Real Estate Tips for Leases
Staffing challenges, wage regulations, unpredictable food trends, stormy economic cycles, relentless competition. Sound familiar? Nowadays restaurant operators have to look for every possible opportunity to minimize costs and streamline their operations. And it all starts with your lease. Here are five important things to look out for before you put your signature on the page.
1. Avoid a Fixed Date Rent Commencement. Getting to profitability can be hard enough, so don’t make it more difficult by committing to rent payments before you serve your first taco. Remember that once you sign the lease, you will need time to draw plans, get permits, make improvements, pass inspections and train employees. Don’t agree to a fixed rent commencement date or a rent commencement that is a set number of days after turnover of the space. The optimal lease will have the rent commence a certain number of days (say, 120?) after the landlord has delivered the premises—and the tenant has received its permits.
2. Spell out the landlord’s delivery requirements. Careful due diligence and inspection of the premises by your contractor or architect is essential if you want to avoid unforeseen expenses. If the landlord is making improvements to the space before it is turned over, be sure that these are explicitly spelled out in the lease. Be extra careful to allocate costs around the big-ticket items, such as utility services, HVAC, hoods, the roof and the parking lot.
3. Get a cap on common-area expenses. If you are leasing space in a shopping center or in a shared building, you will most likely be charged for the landlord’s common area operating expenses, or CAM. Typically, you can exclude certain high-cost items, such as leasing costs, roof replacement and excessive management fees. Your best bet is to ask for a cap on CAM in the first year, and then a cap on the annual increases thereafter. This will buy you much needed certainty in your occupancy costs.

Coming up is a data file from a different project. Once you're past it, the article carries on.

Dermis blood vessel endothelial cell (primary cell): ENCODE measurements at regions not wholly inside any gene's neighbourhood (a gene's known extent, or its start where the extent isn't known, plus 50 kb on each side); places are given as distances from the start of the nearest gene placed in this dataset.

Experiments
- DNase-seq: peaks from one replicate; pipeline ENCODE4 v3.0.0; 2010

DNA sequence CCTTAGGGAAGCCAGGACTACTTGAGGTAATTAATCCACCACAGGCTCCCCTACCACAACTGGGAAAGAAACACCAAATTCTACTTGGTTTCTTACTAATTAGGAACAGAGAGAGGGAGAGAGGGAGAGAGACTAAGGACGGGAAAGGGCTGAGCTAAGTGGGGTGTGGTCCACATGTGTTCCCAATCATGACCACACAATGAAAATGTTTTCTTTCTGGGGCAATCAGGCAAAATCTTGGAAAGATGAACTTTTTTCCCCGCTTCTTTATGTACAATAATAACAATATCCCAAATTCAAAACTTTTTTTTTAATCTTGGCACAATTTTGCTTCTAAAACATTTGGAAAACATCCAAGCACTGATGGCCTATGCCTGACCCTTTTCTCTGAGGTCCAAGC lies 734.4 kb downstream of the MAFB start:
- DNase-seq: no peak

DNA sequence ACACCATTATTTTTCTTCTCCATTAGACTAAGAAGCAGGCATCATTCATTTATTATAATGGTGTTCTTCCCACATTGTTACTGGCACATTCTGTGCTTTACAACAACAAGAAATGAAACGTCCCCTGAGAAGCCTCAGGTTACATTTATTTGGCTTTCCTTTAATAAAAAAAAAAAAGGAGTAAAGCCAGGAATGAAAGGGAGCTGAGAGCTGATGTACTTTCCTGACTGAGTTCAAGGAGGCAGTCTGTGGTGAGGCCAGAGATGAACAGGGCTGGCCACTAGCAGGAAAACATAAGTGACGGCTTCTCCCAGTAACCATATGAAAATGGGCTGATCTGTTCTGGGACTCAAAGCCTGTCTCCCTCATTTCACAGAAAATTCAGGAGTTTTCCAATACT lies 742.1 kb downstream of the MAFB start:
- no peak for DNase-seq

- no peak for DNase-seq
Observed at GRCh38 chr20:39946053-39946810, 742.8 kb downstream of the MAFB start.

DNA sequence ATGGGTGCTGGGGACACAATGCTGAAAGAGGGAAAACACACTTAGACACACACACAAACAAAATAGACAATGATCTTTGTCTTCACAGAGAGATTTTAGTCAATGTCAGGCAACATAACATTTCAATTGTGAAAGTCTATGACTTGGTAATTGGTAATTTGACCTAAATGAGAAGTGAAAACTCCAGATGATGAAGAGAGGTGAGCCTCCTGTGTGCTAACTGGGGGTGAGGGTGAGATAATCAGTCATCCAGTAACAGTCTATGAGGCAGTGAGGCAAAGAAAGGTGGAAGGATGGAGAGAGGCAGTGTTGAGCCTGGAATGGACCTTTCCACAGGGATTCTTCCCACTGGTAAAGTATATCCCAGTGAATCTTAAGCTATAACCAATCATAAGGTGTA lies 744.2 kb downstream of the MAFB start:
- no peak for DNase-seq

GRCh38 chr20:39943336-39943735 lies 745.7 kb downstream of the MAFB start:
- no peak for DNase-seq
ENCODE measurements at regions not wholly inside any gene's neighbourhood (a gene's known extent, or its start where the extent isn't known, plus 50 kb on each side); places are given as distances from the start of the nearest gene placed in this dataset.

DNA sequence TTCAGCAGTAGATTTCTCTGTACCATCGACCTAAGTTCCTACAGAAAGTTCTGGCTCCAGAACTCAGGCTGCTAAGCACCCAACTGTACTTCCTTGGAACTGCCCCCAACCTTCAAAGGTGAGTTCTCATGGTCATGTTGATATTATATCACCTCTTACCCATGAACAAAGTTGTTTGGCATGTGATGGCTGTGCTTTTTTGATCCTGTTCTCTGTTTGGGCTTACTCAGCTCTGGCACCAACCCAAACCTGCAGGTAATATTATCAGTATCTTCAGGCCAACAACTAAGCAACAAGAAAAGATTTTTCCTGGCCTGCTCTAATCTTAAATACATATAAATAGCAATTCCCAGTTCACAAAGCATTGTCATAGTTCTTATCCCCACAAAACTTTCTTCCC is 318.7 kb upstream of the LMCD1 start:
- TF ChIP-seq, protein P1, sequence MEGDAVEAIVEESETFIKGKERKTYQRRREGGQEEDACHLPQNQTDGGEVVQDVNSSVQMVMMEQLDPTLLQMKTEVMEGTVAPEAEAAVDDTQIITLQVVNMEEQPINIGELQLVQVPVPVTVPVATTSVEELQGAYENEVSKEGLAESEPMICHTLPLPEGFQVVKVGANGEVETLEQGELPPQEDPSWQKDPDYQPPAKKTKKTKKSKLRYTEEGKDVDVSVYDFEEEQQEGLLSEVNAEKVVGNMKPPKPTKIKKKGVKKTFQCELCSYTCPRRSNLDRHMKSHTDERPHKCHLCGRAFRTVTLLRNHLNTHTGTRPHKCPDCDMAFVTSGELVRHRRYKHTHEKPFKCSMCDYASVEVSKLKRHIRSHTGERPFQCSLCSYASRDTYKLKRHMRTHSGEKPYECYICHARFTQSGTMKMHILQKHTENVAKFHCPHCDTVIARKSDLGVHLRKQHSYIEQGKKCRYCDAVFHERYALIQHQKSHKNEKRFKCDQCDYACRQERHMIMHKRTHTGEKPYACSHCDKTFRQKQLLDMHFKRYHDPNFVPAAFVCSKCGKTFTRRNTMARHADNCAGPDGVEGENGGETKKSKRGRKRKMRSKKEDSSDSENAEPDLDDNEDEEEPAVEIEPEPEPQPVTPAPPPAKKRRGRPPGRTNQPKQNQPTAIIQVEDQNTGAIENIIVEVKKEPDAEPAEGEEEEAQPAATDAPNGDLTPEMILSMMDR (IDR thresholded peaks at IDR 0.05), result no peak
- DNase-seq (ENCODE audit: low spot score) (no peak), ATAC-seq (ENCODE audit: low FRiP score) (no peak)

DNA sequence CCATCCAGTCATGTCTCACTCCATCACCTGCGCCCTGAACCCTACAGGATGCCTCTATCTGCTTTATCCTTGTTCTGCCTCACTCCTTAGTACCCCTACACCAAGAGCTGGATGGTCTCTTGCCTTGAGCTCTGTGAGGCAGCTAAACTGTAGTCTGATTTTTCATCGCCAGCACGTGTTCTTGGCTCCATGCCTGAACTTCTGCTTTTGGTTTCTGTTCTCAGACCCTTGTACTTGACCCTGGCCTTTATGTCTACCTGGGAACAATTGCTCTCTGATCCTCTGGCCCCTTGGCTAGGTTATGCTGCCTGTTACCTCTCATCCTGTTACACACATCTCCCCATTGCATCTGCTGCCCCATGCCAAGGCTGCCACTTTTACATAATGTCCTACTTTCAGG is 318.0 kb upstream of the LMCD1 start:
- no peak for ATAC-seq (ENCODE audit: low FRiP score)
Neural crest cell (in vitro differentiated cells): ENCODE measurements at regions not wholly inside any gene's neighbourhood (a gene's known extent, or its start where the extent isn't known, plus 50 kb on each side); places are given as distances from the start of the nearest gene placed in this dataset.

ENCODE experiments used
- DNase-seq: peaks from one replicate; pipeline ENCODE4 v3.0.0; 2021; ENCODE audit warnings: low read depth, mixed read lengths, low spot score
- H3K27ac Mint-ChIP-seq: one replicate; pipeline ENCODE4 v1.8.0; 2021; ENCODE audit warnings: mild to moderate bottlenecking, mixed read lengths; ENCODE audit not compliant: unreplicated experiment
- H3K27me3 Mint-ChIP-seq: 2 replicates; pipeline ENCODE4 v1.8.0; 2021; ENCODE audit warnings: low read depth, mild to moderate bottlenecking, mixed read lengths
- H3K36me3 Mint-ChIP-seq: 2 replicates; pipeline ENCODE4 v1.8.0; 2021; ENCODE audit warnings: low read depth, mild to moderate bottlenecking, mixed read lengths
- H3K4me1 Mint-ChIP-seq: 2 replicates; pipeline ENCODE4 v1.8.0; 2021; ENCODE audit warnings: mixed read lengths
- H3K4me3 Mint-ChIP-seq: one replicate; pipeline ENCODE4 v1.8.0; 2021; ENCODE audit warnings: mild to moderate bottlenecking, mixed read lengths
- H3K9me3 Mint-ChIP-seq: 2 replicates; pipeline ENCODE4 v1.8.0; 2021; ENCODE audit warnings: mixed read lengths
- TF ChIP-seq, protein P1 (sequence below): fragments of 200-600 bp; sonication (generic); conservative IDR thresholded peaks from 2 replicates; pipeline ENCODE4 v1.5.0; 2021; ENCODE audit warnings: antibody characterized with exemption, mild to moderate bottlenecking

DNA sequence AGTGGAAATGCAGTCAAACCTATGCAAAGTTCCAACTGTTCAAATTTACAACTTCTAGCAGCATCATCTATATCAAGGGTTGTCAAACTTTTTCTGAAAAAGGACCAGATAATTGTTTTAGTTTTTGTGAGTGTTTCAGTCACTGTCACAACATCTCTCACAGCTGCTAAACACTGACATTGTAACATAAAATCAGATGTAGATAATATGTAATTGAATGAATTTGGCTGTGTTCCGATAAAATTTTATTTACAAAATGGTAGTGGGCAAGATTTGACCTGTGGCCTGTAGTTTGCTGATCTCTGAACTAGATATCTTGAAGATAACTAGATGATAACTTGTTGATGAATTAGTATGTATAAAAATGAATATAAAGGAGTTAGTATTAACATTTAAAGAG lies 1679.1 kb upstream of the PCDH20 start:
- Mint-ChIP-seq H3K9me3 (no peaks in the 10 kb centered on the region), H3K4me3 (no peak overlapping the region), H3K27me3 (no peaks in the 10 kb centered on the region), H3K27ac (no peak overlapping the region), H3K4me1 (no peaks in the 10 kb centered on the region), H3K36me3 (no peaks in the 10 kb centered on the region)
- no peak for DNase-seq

4. Negotiate a flexible-use clause. Don’t let yourself get pegged into too narrow of a use clause. You need as much flexibility as possible to change out your concept or your menu if things are not going well. I’ve seen leases where the landlord wants to attach the menu and require that the tenant gets approval over any changes. Look out for this! Given changes in trends, preferences and nutritional science, you need the freedom to make radical changes to your offerings.
5. Limit Personal Guaranties. Nobody likes signing a personal guaranty. If you have to sign a guaranty, try to have it burn off after a set number of years, or get it limited to a specific dollar amount. Of course, you expect your business to succeed, but what if it doesn’t?
You are in an inherently risky business. Make the up-front effort to protect yourself against unforeseen costs so you can comfortably focus on your business without always looking over your shoulder.
Stephen Cohen is a Minneapolis attorney focusing in the retail and restaurant sectors, with a concentration on real estate, development, finance, workouts and strategic planning. For more information, visit his website at www.stephencohenlaw.com, or email him at firstname.lastname@example.org.